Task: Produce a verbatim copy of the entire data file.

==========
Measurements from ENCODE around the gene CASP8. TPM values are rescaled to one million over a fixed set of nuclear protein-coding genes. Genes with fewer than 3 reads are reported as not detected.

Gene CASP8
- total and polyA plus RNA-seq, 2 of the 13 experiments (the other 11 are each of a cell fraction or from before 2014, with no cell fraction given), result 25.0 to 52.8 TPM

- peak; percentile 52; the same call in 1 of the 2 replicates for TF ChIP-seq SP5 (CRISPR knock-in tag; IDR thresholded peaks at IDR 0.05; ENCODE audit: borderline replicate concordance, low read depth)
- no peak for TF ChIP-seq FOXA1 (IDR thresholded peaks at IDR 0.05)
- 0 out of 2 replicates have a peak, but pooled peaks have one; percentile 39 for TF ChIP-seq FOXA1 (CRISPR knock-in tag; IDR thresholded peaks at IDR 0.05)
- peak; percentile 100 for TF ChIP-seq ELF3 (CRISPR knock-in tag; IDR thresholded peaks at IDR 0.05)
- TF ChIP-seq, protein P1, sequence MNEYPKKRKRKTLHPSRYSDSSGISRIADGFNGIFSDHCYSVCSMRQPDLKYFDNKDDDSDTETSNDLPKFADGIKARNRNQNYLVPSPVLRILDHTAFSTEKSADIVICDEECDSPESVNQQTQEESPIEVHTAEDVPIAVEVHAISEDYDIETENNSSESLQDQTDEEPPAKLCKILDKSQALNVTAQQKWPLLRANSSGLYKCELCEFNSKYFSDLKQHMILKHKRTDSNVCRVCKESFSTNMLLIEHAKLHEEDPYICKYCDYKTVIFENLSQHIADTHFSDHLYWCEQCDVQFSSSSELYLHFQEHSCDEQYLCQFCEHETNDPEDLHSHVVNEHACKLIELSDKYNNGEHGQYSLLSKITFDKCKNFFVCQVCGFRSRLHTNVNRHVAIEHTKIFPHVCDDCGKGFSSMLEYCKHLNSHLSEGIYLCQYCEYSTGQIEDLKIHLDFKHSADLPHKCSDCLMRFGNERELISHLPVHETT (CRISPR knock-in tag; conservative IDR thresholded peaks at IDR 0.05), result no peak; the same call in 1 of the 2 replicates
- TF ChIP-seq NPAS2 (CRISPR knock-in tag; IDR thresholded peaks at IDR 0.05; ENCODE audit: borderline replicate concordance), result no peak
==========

Measurements from ENCODE around the gene CASP8. TPM values are rescaled to one million over a fixed set of nuclear protein-coding genes. Genes with fewer than 3 reads are reported as not detected.

Gene CASP8
- total and polyA plus RNA-seq, 2 of the 13 experiments (the other 11 are each of a cell fraction or from before 2014, with no cell fraction given), result 25.0 to 52.8 TPM

- peak; percentile 52; the same call in 1 of the 2 replicates for TF ChIP-seq SP5 (CRISPR knock-in tag; IDR thresholded peaks at IDR 0.05; ENCODE audit: borderline replicate concordance, low read depth)
- no peak for TF ChIP-seq FOXA1 (IDR thresholded peaks at IDR 0.05)
- 0 out of 2 replicates have a peak, but pooled peaks have one; percentile 39 for TF ChIP-seq FOXA1 (CRISPR knock-in tag; IDR thresholded peaks at IDR 0.05)
- peak; percentile 100 for TF ChIP-seq ELF3 (CRISPR knock-in tag; IDR thresholded peaks at IDR 0.05)
- TF ChIP-seq, protein P1, sequence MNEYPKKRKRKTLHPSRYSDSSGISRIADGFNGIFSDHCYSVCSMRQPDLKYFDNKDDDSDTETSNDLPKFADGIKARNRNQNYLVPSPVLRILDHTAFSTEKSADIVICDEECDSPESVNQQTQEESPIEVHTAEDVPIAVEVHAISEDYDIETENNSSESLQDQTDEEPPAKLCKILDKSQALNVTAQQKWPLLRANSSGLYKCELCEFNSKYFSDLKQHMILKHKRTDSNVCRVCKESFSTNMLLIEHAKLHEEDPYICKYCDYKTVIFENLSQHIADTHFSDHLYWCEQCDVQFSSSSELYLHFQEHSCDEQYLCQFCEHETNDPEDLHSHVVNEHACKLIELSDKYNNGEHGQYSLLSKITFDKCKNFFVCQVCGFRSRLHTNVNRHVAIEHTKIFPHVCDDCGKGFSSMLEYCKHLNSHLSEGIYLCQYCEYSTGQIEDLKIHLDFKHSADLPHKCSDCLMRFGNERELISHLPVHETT (CRISPR knock-in tag; conservative IDR thresholded peaks at IDR 0.05), result no peak; the same call in 1 of the 2 replicates
- TF ChIP-seq NPAS2 (CRISPR knock-in tag; IDR thresholded peaks at IDR 0.05; ENCODE audit: borderline replicate concordance), result no peak